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  • 1. Falk, Ingrid Jakobsen
    et al.
    Fyrberg, Anna
    Paul, Esbjorn
    Nahi, Hareth
    Hermanson, Monica
    Rosenquist, Richard
    Hoglund, Martin
    Palmqvist, Lars
    Stockelberg, Dick
    Wei, Yuan
    Gréen, Henrik
    KTH, School of Biotechnology (BIO), Gene Technology. KTH, Centres, Science for Life Laboratory, SciLifeLab.
    Lotfi, Kourosh
    Impact of ABCB1 single nucleotide polymorphisms 1236C>T and 2677G>T on overall survival in FLT3 wild-type de novo AML patients with normal karyotype2014In: British Journal of Haematology, ISSN 0007-1048, E-ISSN 1365-2141, Vol. 167, no 5, 671-680 p.Article in journal (Refereed)
    Abstract [en]

    Drug resistance is a clinically relevant problem in the treatment of acute myeloid leukaemia (AML). We have previously reported a relationship between single nucleotide polymorphisms (SNPs) of ABCB1, encoding the multi-drug transporter P-glycoprotein, and overall survival (OS) in normal karyotype (NK)-AML. Here we extended this material, enabling subgroup analysis based on FLT3 and NPM1 status, to further elucidate the influence of ABCB1 SNPs. De novo NK-AML patients (n = 201) were analysed for 1199G>A, 1236C>T, 2677G>T/A and 3435C>T, and correlations to outcome were investigated. FLT3 wild-type 1236C/C patients have significantly shorter OS compared to patients carrying the variant allele; medians 20 vs. 49 months, respectively, P = 0.017. There was also an inferior outcome in FLT3 wild-type 2677G/G patients compared to patients carrying the variant allele, median OS 20 vs. 35 months, respectively, P = 0.039. This was confirmed in Cox regression analysis. Our results indicate that ABCB1 1236C>T and 2677G>T may be used as prognostic markers to distinguish relatively high risk patients in the intermediate risk FLT3 wild-type group, which may contribute to future individualizing of treatment strategies.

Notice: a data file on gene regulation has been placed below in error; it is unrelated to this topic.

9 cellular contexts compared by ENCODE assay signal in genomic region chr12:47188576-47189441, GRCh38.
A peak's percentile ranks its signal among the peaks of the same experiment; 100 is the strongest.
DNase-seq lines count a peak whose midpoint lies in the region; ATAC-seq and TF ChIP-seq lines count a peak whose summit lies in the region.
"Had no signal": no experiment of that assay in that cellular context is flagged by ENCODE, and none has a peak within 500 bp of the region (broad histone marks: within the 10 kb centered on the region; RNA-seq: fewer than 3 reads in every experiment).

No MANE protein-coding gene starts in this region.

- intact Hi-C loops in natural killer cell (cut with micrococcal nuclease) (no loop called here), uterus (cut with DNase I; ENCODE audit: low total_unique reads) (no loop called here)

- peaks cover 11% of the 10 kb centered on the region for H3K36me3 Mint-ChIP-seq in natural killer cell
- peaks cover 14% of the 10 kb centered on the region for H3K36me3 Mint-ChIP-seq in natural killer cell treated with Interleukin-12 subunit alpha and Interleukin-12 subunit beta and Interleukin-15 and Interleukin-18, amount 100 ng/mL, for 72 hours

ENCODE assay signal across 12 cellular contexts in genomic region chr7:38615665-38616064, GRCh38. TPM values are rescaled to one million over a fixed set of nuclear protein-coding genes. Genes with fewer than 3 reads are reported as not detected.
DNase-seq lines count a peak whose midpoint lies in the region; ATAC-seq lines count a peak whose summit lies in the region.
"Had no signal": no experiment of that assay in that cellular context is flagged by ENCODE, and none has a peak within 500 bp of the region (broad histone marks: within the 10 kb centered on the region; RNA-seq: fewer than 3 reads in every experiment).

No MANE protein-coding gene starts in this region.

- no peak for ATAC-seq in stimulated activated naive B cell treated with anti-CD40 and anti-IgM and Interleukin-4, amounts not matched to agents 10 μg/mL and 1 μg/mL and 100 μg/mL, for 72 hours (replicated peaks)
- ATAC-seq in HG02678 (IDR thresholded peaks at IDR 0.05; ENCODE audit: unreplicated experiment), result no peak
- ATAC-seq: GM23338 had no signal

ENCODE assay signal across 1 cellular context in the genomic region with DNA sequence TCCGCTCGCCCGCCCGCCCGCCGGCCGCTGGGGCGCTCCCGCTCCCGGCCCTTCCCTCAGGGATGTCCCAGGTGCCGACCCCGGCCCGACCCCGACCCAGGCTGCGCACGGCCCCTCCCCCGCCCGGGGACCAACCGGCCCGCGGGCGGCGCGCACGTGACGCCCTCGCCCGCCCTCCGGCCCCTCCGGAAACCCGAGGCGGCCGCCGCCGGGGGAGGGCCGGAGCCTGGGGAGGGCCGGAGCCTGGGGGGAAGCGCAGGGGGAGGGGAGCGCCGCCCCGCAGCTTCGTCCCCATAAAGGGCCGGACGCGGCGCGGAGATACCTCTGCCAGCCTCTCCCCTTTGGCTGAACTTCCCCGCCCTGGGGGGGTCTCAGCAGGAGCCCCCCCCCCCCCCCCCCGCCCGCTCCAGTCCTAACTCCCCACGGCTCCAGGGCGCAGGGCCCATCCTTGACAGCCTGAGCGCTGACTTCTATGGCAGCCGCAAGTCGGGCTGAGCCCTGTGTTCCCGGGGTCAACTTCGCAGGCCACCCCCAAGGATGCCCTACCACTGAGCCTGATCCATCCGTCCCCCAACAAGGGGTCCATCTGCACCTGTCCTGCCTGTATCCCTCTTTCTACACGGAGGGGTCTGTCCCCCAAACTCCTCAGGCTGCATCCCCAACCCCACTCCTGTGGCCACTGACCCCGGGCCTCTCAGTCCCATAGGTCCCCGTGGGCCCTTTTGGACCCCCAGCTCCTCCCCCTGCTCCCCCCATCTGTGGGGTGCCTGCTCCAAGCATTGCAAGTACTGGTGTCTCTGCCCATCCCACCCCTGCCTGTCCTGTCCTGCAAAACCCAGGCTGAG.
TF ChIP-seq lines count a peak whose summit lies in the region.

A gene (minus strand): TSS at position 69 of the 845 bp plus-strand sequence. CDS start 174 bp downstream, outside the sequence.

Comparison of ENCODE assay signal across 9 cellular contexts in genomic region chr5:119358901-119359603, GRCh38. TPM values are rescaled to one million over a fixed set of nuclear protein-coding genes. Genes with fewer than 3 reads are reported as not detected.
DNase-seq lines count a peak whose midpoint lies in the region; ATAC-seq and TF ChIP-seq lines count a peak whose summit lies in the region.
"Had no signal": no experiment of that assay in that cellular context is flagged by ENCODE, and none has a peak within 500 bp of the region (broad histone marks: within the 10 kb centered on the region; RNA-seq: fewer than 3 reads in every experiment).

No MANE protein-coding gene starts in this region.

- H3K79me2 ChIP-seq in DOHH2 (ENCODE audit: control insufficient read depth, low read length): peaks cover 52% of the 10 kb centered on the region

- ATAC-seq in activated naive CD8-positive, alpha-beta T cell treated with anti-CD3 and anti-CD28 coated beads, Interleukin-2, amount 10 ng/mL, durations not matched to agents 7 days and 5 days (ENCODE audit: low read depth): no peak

• 2. Liwing, Johan
    et al.
    Uttervall, Katarina
    Lund, Johan
    Aldrin, Anders
    Blimark, Cecilie
    Carlson, Kristina
    Enestig, Jon
    Flogegård, Max
    Forsberg, Karin
    Gruber, Astrid
    Kviele, Helene Haglöf
    Johansson, Peter
    Lauri, Birgitta
    Mellqvist, Ulf-Henrik
    Swedin, Agneta
    Svensson, Magnus
    Näsman, Per
    KTH, School of Architecture and the Built Environment (ABE), Transport Science, Transport and Location Analysis. KTH, School of Architecture and the Built Environment (ABE), Centres, Centre for Transport Studies, CTS.
    Alici, Evren
    Gahrton, Gösta
    Aschan, Johan
    Nahi, Hareth
    Improved survival in myeloma patients: starting to close in on the gap between elderly patients and a matched normal population2014In: British Journal of Haematology, ISSN 0007-1048, E-ISSN 1365-2141, Vol. 164, no 5, 684-693 p.Article in journal (Refereed)
    Abstract [en]

    The outcome for multiple myeloma patients has improved since the introduction of bortezomib, thalidomide and lenalidomide. However, studies comparing new and conventional treatment include selected patient groups. We investigated consecutive patients (n = 1638) diagnosed in a defined period and compared survival with a gender- and age-matched cohort Swedish population (n = 9 340 682). Median overall survival for non-high-dose treated patients was 2.8 years. The use of bortezomib, thalidomide or lenalidomide in first line therapy predicted a significantly longer overall survival (median 4.9 years) compared to conventional treatment (2.3 years). Among non-high-dose treated patients receiving at least 2 lines with bortezomib, thalidomide or lenalidomide, 69% and 63% have survived at 3 and 5 years as compared to 48% and 22% with conventional drugs and 88% and 79% in the matched cohort populations, respectively. The median overall survival in high-dose treated patients was 6.9 years. Of these patients, 84% survived at 3 years and 70% at 5 years as compared to 98% and 95% in the matched cohort population. Overall survival in the best non-high-dose treated outcome group is closing the gap with the matched cohort. Upfront use of new drugs is clearly better than waiting until later lines of treatment.

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